Photo of the Week
September 9, 2018
I did a series of first ships to lock or transit the newly completed Canal starting back on October 29, 2017 with a trial lockage at Gatun by the SS Allianca on June 8, 1914. The next was on November 5, 2017 with a photo taken of the SS Ancon in Gatun Locks on the famous August 15, 1914 transit that officially opened the Panama Canal. We then back tracked to August 3-4, 1915 for the trial full transit of the SS Cristobal on November 12, 2017. This was the first full transit of an ocean liner and during it's transit, they discovered that four towing locomotives were not enough to handle ships this size in the locks. Hence they boosted the amount of towing locomotives to six. The November 12 posting has links to several good articles from the Canal Record's August 5th, 12th and 15th issues. Note: Click the blue linked dates to view the past posts.
There were two other ships mentioned in the August 12 issue of the Canal Record that were part of the trial transits that I didn't have photos of at the time, but now have three fantastic photos of the SS Panama that transited on August 11. Above is the SS Panama entering the Gatun Locks with the second photo below is a priceless view that the photographer took looking towards the back of the ship. You can't get anything better than that shot. You can see the crowd on the lock walls watching this historic moment. After the problems encountered with the transit of the SS Cristobal, the SS Panama transit went much smoother of handling through the locks and a reduced time of transit.
The photo below was taken by the same photographer that day while the SS Panama was sailing down the Galliard Cut. Shown in this photo were many invited guests which were mostly "old employees" diggers of the Panama Canal and their families. This was a fitting tribute of thanks to them to be on one of the first ships through the Canal that they were responsible for a successful completion. The handwriting on the photo says the ship is in the locks, but is evident that the ship is in the cut. Check out the captain or pilot up above the spectators operating the ship. This is another "can't get better than this" type of capture in time.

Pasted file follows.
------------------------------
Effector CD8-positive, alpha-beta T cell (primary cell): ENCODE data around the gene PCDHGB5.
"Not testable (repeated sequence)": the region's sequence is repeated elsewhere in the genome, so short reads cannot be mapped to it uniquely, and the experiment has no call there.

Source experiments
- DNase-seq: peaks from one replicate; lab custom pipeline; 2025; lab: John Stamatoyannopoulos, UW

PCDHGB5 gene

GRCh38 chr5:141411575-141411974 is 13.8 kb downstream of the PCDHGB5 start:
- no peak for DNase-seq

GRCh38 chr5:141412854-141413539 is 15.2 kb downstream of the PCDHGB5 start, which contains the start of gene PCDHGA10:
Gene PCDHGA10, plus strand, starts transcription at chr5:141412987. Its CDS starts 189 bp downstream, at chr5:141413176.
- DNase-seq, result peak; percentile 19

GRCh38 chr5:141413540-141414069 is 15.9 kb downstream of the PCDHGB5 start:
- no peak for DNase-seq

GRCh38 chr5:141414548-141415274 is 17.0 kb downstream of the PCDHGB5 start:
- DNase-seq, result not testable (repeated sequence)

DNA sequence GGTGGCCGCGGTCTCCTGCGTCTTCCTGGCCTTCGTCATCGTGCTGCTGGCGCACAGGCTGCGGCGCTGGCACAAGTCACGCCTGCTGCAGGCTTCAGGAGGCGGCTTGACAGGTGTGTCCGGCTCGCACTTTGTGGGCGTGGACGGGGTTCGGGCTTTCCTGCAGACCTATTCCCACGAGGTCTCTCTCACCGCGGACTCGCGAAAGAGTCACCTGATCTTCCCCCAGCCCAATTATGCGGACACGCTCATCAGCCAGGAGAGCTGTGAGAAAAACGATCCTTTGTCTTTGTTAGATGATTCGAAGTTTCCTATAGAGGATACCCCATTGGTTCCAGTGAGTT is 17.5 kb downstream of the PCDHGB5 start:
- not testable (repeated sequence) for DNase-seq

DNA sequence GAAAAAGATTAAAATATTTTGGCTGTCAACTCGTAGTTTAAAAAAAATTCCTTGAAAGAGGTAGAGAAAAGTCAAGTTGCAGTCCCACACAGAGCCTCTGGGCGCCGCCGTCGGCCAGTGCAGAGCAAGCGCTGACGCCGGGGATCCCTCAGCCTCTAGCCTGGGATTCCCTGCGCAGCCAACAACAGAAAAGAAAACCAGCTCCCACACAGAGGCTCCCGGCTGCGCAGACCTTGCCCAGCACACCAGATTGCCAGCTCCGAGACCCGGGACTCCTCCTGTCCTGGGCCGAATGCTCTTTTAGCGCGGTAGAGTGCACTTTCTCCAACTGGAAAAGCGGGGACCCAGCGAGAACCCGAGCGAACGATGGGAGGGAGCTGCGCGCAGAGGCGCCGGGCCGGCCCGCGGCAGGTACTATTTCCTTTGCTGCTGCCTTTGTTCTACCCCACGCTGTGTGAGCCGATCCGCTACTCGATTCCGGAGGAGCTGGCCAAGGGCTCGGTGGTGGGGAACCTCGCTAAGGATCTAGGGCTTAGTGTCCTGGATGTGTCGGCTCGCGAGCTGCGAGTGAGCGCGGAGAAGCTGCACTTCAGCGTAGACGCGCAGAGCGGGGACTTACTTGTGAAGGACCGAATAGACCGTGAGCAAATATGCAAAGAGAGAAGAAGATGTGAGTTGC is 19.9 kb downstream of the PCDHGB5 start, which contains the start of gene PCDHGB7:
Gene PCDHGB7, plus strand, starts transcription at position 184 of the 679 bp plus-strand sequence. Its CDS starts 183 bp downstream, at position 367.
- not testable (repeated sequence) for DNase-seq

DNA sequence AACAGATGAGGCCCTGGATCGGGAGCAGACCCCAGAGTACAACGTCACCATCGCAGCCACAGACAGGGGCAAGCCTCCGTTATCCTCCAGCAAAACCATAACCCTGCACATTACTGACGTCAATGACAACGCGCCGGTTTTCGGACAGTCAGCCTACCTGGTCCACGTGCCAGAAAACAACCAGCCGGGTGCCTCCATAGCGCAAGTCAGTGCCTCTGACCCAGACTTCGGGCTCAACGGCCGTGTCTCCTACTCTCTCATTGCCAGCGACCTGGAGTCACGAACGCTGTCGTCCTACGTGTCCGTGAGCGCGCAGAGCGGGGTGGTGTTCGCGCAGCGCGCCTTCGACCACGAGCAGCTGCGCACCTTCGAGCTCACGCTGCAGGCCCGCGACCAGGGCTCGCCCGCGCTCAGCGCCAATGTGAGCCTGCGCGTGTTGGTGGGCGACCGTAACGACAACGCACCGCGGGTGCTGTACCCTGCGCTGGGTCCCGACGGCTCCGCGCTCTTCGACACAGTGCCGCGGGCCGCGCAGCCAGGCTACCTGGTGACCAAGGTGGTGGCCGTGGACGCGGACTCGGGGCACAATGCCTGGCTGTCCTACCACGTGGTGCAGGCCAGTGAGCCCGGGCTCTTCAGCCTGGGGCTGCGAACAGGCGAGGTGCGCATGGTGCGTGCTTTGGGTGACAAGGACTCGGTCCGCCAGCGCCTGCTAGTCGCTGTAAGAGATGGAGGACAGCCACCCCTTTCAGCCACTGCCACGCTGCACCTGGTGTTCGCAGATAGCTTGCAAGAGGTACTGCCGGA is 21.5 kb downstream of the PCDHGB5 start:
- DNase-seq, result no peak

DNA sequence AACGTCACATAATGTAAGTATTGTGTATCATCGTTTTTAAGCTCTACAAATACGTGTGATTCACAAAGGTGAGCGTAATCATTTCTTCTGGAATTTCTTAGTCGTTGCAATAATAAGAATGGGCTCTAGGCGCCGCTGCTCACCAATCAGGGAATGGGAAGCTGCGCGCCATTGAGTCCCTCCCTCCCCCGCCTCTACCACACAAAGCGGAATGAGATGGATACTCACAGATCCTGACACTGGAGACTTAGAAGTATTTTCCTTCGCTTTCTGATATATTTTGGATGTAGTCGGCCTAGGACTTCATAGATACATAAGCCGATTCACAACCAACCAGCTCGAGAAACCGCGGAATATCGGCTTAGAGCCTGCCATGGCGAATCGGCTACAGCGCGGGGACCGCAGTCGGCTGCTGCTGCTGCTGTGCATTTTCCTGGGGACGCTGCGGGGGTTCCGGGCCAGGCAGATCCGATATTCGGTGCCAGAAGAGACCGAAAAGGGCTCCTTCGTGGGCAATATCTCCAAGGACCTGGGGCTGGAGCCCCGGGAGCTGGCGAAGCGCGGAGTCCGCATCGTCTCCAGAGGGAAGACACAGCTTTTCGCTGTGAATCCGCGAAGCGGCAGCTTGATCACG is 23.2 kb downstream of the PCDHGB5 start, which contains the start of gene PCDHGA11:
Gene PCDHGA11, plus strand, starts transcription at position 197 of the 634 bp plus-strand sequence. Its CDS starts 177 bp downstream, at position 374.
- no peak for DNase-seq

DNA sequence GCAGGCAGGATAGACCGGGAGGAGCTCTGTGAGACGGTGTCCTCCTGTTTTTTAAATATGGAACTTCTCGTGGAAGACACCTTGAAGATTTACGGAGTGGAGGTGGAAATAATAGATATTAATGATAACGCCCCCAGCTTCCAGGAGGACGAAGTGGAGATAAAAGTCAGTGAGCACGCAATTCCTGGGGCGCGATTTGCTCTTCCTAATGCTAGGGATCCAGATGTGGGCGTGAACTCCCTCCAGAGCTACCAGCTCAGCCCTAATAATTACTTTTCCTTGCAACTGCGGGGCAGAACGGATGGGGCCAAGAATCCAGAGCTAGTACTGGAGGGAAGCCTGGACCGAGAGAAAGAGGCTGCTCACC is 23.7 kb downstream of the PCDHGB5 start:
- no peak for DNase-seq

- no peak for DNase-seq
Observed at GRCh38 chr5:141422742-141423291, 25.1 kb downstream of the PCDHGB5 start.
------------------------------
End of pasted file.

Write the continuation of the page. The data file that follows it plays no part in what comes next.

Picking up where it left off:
I just read probably the best documentation of these early transits and getting the Canal up and running in a 15 page article printed by the Martha's Vineyard Museum that my friend Fred Sill sent me in the mail. The 15 page article is an excerpt from a book that Thomas Goethals was writing about his grandfather George W. Goethals. Fred told me that Thomas was working on the book when he passed away in 2014 and suspects that the book was never published. This is tragic as this book should be published so all can read it. According to the Table of Contents in The Dukes County Intelligencer, Vol 56, No.1 - Winter 2014 the book excerpt titles Thomas's book - Opening of the Panama Canal: Just Another day for "The Man of Iron" by Thomas Goethals.
I feel so strong that everyone interested should read these 15 pages that I have scanned to pages and have posted them here on the website (click here).
Thank you Fred for sharing this wonderful read and great knowledge.
Thank you to The Dukes County Intelligencer and the Martha's Vineyard Museum for publishing this most valuable read..
The photos of the SS Panama came from the Flickr website posted by a gentleman named Richard. I have written to Richard, but am not sure my message will reach him via Flickr, but thank you Richard for posting these wonderful old photos from that collection.
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